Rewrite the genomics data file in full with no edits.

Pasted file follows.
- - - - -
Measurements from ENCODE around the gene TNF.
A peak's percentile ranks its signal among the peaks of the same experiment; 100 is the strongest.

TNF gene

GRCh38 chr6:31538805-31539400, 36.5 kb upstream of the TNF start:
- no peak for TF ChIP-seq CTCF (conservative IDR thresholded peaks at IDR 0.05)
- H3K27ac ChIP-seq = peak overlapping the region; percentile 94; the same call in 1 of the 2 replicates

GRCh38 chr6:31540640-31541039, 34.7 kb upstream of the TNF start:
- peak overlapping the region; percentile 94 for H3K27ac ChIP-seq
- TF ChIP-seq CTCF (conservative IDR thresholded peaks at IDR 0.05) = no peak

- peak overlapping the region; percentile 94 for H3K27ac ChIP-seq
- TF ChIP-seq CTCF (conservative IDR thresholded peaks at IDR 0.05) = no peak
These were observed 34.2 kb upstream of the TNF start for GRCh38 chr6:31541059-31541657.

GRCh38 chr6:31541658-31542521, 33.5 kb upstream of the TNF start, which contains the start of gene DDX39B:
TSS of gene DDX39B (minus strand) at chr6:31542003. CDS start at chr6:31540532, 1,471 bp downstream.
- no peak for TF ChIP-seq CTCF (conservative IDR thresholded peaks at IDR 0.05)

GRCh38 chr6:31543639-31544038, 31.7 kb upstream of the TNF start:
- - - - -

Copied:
Measurements from ENCODE around the gene TNF.
A peak's percentile ranks its signal among the peaks of the same experiment; 100 is the strongest.

TNF gene

GRCh38 chr6:31538805-31539400, 36.5 kb upstream of the TNF start:
- no peak for TF ChIP-seq CTCF (conservative IDR thresholded peaks at IDR 0.05)
- H3K27ac ChIP-seq = peak overlapping the region; percentile 94; the same call in 1 of the 2 replicates

GRCh38 chr6:31540640-31541039, 34.7 kb upstream of the TNF start:
- peak overlapping the region; percentile 94 for H3K27ac ChIP-seq
- TF ChIP-seq CTCF (conservative IDR thresholded peaks at IDR 0.05) = no peak

- peak overlapping the region; percentile 94 for H3K27ac ChIP-seq
- TF ChIP-seq CTCF (conservative IDR thresholded peaks at IDR 0.05) = no peak
These were observed 34.2 kb upstream of the TNF start for GRCh38 chr6:31541059-31541657.

GRCh38 chr6:31541658-31542521, 33.5 kb upstream of the TNF start, which contains the start of gene DDX39B:
TSS of gene DDX39B (minus strand) at chr6:31542003. CDS start at chr6:31540532, 1,471 bp downstream.
- no peak for TF ChIP-seq CTCF (conservative IDR thresholded peaks at IDR 0.05)

GRCh38 chr6:31543639-31544038, 31.7 kb upstream of the TNF start: